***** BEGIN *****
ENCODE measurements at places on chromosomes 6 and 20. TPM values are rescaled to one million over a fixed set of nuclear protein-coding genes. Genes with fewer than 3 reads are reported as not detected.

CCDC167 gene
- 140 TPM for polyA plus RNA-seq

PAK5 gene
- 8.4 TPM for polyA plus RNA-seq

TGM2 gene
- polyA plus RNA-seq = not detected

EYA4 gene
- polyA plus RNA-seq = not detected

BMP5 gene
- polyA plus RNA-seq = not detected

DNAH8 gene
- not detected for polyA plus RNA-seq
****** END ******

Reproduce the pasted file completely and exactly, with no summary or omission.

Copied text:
ENCODE measurements at places on chromosomes 6 and 20. TPM values are rescaled to one million over a fixed set of nuclear protein-coding genes. Genes with fewer than 3 reads are reported as not detected.

CCDC167 gene
- 140 TPM for polyA plus RNA-seq

PAK5 gene
- 8.4 TPM for polyA plus RNA-seq

TGM2 gene
- polyA plus RNA-seq = not detected

EYA4 gene
- polyA plus RNA-seq = not detected

BMP5 gene
- polyA plus RNA-seq = not detected

DNAH8 gene
- not detected for polyA plus RNA-seq